Christina June: Everything?  Unlike the majority of YA writers I know, I had an awesome high school experience.  I had great friends, supportive teachers, and special experiences all four years. My favorite memories, though, are performing with the choir and in drama club productions.  The people I met there are still some of my best friends today.

Kimberly Gabriel: Most of my funny memories involve either something illegal or a near-death experience, which makes me sound so much more rebellious than I actually was. I like to think of myself as a conservative rebel in high school. My friends and I had elaborate TP wars with each other and my “near-death experiences” involved somewhat innocent activities like roller-blading at midnight and hiking off the trail. I had six best friends, and regardless of what we were doing, it likely involved us laughing hysterically at ourselves.

Lauren Mansy: Some of my most special high school memories are from when I was involved in a theater program. I loved learning the behind-the-scenes process of what it takes to put a show on stage, and I’ll forever cherish those friendships!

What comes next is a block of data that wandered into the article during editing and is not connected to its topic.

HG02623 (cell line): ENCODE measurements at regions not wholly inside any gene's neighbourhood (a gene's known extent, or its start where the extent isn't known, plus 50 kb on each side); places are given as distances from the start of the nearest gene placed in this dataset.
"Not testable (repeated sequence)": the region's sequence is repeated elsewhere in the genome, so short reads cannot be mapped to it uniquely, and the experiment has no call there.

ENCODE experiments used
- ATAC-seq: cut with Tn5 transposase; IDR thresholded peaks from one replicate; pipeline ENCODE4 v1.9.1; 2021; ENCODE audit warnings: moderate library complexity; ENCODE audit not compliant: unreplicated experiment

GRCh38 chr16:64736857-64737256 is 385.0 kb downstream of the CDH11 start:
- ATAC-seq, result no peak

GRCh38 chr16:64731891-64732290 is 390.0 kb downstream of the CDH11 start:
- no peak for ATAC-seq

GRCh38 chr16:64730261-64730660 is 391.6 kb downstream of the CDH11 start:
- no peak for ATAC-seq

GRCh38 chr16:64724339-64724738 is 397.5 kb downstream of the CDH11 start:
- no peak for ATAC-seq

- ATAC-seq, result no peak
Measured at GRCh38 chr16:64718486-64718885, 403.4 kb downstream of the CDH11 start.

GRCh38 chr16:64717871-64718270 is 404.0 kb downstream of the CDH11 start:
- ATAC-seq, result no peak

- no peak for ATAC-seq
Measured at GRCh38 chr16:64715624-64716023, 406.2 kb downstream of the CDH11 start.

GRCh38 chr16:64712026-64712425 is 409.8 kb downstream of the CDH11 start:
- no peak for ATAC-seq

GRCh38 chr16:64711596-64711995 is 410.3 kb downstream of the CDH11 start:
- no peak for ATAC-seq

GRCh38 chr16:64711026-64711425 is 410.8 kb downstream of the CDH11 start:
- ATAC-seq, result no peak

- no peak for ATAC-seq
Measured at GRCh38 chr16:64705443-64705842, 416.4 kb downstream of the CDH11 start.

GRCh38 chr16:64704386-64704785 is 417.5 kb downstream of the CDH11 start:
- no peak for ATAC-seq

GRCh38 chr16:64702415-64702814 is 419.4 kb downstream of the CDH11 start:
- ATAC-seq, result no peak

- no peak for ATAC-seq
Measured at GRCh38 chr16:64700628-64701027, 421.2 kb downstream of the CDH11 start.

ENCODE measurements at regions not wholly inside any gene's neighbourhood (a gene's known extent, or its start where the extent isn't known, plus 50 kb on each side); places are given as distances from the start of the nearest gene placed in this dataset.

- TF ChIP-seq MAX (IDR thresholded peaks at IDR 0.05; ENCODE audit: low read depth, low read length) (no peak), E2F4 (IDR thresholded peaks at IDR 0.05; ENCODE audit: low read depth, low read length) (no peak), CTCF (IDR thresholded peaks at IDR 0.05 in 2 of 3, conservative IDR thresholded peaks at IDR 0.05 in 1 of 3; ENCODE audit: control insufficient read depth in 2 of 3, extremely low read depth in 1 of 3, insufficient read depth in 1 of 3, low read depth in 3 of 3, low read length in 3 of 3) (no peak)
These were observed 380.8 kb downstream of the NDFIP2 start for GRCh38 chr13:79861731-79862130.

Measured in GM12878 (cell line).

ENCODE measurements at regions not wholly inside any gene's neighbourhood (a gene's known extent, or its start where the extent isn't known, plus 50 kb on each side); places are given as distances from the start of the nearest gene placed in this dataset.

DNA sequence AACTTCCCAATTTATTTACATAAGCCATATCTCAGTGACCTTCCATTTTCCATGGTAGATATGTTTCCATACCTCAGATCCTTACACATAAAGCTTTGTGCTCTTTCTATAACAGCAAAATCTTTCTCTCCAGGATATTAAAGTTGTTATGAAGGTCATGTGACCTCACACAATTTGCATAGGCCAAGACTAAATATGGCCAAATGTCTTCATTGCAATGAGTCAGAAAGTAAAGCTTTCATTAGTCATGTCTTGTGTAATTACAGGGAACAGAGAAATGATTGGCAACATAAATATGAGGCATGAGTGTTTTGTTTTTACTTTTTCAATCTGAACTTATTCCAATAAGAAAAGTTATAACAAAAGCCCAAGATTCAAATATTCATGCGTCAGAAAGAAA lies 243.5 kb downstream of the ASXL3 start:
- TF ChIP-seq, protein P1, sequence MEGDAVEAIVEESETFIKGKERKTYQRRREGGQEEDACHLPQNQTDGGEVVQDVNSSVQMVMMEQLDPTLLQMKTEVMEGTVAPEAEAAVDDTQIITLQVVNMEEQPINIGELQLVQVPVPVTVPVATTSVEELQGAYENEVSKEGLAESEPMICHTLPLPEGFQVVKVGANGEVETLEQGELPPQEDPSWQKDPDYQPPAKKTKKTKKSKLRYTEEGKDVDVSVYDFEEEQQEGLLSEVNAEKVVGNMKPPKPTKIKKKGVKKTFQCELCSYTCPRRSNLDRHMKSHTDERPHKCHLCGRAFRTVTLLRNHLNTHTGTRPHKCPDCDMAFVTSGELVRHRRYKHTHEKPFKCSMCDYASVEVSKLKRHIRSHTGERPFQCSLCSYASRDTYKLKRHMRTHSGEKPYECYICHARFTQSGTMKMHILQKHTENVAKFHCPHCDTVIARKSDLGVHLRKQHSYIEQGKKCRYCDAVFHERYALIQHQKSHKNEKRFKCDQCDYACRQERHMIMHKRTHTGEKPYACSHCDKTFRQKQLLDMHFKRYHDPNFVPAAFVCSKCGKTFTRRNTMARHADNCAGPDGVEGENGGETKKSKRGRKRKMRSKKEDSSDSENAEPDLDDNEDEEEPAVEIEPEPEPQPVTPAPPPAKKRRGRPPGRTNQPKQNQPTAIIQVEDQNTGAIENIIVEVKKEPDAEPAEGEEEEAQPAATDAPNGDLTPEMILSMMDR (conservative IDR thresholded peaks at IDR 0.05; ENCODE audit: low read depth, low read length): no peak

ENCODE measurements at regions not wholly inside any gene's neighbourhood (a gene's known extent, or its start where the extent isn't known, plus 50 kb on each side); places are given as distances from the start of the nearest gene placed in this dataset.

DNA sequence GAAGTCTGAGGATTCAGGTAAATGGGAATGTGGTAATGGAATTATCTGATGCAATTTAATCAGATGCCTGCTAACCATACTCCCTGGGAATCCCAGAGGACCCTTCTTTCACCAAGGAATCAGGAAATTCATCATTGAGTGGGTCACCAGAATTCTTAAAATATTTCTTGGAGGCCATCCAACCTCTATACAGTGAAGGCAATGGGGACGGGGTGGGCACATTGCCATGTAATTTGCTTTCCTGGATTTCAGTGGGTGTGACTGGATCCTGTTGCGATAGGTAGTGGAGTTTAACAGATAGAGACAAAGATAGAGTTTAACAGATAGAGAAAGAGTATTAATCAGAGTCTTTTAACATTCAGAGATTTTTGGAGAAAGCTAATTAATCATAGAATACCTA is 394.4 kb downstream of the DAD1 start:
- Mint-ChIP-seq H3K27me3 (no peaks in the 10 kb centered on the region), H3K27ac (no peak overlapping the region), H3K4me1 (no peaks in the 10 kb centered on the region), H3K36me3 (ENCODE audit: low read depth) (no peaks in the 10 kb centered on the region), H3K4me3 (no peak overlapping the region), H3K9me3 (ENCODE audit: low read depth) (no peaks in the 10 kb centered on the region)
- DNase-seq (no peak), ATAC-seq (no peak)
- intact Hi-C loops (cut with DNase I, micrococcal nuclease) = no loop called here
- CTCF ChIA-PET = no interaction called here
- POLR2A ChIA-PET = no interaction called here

Laurie Boyle Crompton: My best friend and I shared a locker our senior year and as I mentioned above, I’ve always been a bit ‘organizationally challenged.’ Actually, who am I kidding, my senior year in high school I was a total slob! My bedroom had multiple dirty dishes under the bed, including old cereal bowls with milk turned to yogurt, and my car was filled with food wrappers. So, my side of our shared locker was NOT. NEAT. My leftover lunches piled up over time and by spring it was a bit of a problem. One day I sat down beside my friend in class, opened up my textbook and a fruit fly flew out. The two of us looked at each other and looked at the bug as it hovered around my face. Finally, I leaned forward and whispered to the fruit fly, “Go home.” My friend and I broke into hysterics that lasted for the rest of class. And that was the day I finally stayed after school to clean out our locker.